Mississippi State Flag

The thirteen stars of the Mississippi state flag represent the first states that were initially united to form the US.
The thirteen stars of the Mississippi state flag represent the first states that were initially united to form the US.

The current official Mississippi state flag was first hoisted on April 23, 1894, though there had been other flag designs in use since 1540 when the Spanish first invaded the state. The flag is a national symbol and the design has a specific meaning and represents both the history and the future of the state.

Design and Features of the Flag

Although the name of the person who designed the Mississippi State flag is not documented, the flag came into being through a legislative act where the law mandated that the state should have own flag. The flag has three equal horizontal stripes; the lower stripe is red, the middle one is white, and blue is on the upper part, running parallel to each other. On the left top side is a red square canton with two blue stripes running across with a white border. Across the canton are thirteen stars which are five-pointed. The flag’s length to width is in the ratio of 3:2.

The red color on the flag represents the brave and bold citizens who have the toughness and ability to endure. The blue color is a symbol of surveillance, justice, and persistence. The white color symbolizes peace and harmony. By combining the three colors, the Mississippi state advocated for freedom and seizure of new power independently, at the same time remaining in solidarity with the United States. The thirteen stars represent the first Confederate states that were initially united to form the US. The St. Andrew’s cross of the canton is in remembrance of a saint who was martyred as he preached peace.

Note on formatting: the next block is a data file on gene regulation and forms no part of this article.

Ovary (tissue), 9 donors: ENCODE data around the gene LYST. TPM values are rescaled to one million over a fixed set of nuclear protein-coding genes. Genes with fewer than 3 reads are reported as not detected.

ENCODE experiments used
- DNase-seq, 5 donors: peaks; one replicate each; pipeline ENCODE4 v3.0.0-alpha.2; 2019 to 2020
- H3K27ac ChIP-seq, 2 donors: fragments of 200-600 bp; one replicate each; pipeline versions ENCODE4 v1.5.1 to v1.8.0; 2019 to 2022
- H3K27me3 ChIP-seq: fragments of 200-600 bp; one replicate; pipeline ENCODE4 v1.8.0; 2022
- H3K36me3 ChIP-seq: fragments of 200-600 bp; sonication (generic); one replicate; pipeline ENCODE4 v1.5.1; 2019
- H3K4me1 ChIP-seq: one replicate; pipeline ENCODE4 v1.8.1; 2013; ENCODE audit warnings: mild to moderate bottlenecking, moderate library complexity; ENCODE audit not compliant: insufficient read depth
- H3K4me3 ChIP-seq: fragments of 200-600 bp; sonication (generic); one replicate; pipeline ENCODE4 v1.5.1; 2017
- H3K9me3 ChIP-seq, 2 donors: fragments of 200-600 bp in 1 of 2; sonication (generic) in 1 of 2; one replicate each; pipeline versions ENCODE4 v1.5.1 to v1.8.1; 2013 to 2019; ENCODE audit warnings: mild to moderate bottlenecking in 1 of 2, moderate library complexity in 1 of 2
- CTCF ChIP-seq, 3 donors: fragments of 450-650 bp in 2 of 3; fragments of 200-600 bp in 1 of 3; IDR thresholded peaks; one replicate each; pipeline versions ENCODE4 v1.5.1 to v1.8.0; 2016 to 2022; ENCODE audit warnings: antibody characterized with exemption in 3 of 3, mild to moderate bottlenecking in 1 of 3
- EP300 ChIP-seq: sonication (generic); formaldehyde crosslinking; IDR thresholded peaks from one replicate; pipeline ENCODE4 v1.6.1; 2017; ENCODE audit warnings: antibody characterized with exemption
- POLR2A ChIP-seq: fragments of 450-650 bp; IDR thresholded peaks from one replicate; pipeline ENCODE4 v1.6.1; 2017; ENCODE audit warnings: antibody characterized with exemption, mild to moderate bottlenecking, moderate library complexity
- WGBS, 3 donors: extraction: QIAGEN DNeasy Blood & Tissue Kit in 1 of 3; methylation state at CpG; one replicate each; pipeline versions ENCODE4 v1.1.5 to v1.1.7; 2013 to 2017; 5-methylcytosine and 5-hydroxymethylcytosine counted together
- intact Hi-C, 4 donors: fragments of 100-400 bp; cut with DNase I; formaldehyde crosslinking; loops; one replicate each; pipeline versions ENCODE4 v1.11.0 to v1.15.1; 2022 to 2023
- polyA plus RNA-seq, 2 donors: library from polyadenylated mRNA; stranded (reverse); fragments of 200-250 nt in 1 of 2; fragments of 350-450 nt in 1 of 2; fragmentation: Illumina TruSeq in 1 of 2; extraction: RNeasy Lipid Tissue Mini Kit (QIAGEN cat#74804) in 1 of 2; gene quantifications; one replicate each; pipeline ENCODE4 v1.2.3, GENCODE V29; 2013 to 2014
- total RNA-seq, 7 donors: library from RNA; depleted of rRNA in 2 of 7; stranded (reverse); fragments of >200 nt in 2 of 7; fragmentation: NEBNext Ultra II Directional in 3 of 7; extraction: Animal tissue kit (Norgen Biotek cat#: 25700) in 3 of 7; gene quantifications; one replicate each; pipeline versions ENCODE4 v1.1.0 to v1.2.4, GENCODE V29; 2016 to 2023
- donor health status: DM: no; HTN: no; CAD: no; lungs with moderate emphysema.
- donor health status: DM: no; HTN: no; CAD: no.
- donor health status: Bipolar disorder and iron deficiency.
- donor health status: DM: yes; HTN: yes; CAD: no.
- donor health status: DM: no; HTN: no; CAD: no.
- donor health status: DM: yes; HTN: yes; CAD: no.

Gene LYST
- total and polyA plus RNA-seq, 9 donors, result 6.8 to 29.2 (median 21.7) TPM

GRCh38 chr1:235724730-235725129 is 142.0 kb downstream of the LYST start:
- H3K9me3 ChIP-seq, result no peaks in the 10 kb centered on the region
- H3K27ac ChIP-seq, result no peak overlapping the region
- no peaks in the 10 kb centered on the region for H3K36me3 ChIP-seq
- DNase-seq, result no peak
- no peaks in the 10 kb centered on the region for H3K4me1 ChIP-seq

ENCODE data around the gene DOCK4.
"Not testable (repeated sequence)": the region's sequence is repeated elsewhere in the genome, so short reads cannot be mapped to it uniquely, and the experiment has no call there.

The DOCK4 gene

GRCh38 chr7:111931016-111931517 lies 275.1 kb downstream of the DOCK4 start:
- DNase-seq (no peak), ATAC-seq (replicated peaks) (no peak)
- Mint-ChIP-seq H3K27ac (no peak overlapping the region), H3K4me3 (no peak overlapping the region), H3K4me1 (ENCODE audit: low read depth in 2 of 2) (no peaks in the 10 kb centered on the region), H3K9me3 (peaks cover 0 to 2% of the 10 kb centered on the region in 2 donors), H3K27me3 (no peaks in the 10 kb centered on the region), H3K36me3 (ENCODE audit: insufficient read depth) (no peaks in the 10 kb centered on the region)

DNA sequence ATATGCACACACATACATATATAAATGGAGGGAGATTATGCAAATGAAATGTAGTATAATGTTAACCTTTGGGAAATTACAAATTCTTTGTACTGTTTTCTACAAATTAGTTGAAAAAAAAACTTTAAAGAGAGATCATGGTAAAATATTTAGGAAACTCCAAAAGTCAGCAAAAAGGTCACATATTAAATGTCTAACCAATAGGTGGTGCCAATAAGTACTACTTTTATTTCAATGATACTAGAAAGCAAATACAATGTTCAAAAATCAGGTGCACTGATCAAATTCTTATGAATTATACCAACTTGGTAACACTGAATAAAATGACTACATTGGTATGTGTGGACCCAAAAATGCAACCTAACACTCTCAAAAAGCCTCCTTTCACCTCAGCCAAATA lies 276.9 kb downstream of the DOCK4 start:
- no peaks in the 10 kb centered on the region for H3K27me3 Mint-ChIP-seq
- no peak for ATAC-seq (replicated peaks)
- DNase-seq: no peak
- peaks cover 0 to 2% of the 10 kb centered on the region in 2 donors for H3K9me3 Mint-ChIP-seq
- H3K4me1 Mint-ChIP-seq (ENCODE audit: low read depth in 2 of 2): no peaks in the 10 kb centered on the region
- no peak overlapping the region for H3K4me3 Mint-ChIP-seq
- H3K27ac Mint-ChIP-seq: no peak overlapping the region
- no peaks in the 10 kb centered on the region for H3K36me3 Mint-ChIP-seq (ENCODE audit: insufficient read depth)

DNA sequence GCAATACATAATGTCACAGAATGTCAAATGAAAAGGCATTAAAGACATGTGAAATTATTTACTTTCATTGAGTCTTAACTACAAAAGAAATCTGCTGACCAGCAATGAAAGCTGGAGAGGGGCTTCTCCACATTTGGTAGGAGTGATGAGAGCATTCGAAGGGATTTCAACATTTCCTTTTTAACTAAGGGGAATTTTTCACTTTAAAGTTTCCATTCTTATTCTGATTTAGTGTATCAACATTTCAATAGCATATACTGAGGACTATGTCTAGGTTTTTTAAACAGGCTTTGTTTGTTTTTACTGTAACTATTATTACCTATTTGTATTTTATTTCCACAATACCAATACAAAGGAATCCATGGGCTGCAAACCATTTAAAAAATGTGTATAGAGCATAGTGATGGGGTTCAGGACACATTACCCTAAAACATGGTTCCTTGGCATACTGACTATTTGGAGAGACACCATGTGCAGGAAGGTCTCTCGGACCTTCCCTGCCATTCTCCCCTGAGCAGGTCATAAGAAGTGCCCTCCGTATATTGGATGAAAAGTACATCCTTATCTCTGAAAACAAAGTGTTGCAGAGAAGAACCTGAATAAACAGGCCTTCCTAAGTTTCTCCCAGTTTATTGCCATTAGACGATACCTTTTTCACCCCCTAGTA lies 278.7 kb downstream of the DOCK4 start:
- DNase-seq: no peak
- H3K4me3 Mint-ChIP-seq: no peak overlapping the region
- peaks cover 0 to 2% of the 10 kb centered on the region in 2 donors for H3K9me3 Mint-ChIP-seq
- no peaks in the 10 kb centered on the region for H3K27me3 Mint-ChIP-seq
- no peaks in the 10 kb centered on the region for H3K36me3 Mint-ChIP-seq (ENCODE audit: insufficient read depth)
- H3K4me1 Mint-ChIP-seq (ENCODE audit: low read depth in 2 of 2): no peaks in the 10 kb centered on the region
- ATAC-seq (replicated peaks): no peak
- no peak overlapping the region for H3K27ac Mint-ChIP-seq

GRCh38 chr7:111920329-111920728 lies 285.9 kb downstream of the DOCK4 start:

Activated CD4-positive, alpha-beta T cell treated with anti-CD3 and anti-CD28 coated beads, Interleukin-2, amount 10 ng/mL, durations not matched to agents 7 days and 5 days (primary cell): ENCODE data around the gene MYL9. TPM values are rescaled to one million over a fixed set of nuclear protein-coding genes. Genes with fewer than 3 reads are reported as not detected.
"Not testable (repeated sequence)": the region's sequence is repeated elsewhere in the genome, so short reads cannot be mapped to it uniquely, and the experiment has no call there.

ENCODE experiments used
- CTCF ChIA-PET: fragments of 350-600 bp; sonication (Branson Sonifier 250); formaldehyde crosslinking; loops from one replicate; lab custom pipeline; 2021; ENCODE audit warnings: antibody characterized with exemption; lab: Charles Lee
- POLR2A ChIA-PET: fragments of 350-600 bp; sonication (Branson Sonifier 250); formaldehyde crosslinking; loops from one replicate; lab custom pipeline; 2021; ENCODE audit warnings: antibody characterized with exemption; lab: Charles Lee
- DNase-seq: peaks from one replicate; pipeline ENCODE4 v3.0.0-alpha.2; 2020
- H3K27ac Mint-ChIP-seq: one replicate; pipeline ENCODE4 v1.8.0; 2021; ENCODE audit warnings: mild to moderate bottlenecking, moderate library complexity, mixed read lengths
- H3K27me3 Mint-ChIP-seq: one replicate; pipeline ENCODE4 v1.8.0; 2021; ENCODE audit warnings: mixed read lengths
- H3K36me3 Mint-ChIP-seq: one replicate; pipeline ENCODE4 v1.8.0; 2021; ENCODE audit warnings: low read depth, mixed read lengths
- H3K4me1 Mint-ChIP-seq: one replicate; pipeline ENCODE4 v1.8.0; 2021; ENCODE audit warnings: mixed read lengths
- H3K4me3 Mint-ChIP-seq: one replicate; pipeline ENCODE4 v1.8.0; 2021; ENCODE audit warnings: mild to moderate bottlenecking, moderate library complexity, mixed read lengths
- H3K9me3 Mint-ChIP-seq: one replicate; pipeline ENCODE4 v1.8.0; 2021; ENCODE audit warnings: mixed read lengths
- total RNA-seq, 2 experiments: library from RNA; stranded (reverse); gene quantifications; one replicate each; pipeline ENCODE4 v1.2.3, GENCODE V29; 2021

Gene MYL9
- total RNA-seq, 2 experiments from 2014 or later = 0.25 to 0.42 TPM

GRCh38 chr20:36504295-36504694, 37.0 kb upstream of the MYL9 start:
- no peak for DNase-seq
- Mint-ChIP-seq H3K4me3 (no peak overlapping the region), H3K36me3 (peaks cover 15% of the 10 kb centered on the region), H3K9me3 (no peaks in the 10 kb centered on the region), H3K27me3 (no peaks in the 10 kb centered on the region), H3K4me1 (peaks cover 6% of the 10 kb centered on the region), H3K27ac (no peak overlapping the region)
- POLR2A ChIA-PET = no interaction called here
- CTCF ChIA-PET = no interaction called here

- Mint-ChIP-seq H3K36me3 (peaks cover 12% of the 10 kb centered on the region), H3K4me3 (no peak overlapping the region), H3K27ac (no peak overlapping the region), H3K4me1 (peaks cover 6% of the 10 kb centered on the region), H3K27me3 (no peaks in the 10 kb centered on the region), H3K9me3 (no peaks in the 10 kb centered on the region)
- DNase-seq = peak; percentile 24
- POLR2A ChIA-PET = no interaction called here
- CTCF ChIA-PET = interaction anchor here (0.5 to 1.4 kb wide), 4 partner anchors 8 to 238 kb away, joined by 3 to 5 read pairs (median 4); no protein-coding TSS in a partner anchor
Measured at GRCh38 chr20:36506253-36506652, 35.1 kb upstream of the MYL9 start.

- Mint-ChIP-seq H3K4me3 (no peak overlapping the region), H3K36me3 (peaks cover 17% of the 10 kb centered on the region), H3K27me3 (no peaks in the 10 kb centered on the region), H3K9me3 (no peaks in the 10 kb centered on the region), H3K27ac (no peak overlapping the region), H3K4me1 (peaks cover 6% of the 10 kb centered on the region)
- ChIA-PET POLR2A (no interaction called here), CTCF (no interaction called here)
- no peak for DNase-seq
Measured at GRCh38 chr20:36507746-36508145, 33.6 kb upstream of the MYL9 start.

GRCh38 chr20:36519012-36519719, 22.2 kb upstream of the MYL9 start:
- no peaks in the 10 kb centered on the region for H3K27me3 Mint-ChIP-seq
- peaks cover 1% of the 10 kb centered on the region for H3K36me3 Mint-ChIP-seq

History of the Flag

The first banner was called the Bonnie Blue Flag which was in use before 1861. It was a rectangular shaped blue banner with a white five-pointed star in the middle. Between 1861 and 1865, the Magnolia Flag had a magnolia tree at the center and was hoisted until 1894 when the current design was adopted and used in times of the Civil War. In February 1894, a bill was passed tasking a committee to come up with a design for the state flag. The new design was immediately adopted.

In 2001, the sitting Governor Ronnie Musgrove mandated a commission to come up with a new flag design as some Americans perceived the current flag as a symbol of discrimination and hatred. The proposed design replaced the blue square canton with twenty stars in which the small outer stars were to present the initial thirteen states while the six stars would symbolize the six nations that once ruled the Mississippi people and a huge star in the middle representing the Mississippi state itself. However, when a referendum was held, the new design was rejected, leading to the state retaining the initial flag design of 1894.

How Is the Flag Used?

The Mississippi State flag is used during official functions and displayed appropriately in all public offices from the sunrise to the sunset and at full mast. If for some valid reasons it is to be displayed for 24 hours, then proper lighting should be provided for visibility of the flag. The flag can be raised half-mast only in periods of mourning or when there is an event deemed necessary by the state to raise it halfway.


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